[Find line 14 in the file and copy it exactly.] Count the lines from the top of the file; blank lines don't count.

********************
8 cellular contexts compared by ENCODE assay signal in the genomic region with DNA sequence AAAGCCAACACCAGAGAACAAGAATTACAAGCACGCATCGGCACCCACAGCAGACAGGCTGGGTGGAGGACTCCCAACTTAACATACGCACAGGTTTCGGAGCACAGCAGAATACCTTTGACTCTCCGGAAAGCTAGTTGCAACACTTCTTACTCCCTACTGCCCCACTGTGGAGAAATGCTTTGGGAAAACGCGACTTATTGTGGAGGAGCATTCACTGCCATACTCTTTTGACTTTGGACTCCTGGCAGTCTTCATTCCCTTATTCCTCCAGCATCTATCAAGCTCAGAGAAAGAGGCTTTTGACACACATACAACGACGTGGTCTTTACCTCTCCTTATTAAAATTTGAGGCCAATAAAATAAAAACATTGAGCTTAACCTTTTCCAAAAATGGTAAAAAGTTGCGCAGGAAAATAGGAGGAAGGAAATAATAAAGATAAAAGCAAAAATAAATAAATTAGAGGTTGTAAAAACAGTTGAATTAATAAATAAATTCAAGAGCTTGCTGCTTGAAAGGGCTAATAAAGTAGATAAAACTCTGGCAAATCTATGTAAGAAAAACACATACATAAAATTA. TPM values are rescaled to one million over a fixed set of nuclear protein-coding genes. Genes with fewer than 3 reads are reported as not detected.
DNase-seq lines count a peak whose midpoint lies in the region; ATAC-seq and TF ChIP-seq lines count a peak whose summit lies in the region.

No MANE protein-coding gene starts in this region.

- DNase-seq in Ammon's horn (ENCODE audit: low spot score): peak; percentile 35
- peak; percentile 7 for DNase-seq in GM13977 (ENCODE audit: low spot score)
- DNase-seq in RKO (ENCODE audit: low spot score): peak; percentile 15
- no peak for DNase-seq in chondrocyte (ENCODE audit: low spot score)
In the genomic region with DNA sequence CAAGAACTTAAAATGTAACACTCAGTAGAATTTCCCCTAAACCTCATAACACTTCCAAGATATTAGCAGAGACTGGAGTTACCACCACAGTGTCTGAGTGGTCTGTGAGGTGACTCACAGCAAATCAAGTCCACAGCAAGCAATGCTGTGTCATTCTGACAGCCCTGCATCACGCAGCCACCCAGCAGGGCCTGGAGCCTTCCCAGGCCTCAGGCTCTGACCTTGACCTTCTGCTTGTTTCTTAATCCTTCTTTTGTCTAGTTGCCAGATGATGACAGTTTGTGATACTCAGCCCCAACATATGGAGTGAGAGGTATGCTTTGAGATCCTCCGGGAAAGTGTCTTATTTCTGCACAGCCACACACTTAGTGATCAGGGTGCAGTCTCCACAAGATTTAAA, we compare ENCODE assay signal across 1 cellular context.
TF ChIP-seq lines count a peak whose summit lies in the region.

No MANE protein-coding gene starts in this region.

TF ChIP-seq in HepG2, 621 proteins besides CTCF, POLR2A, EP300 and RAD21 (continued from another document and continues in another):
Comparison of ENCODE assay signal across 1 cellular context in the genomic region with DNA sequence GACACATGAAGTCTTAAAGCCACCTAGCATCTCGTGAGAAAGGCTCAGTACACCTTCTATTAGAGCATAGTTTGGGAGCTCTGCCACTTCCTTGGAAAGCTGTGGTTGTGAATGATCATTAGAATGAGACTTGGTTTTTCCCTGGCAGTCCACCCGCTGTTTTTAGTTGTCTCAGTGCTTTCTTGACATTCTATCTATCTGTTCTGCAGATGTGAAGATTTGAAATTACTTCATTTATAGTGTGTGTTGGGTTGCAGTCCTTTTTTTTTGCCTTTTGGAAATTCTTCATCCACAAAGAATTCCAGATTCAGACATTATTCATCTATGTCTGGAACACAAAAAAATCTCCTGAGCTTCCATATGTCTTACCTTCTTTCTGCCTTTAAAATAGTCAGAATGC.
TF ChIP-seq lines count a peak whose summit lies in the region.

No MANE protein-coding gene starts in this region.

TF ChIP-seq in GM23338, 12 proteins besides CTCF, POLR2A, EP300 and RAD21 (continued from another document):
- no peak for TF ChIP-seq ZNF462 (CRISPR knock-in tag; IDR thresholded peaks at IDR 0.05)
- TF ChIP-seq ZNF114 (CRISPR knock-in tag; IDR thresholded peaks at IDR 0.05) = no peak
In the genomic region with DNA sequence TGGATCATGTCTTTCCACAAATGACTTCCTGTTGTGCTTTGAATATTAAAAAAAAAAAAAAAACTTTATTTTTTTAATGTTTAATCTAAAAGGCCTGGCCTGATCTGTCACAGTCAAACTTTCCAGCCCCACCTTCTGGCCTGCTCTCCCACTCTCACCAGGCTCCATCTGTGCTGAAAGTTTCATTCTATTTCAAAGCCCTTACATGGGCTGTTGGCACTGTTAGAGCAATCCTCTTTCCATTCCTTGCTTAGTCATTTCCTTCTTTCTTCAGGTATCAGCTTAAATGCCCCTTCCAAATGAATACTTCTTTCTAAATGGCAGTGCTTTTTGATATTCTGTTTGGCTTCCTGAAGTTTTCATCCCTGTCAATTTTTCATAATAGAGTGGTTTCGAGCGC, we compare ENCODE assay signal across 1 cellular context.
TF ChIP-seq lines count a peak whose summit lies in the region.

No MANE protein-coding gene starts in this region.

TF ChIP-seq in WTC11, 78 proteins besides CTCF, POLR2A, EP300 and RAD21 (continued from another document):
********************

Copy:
No MANE protein-coding gene starts in this region.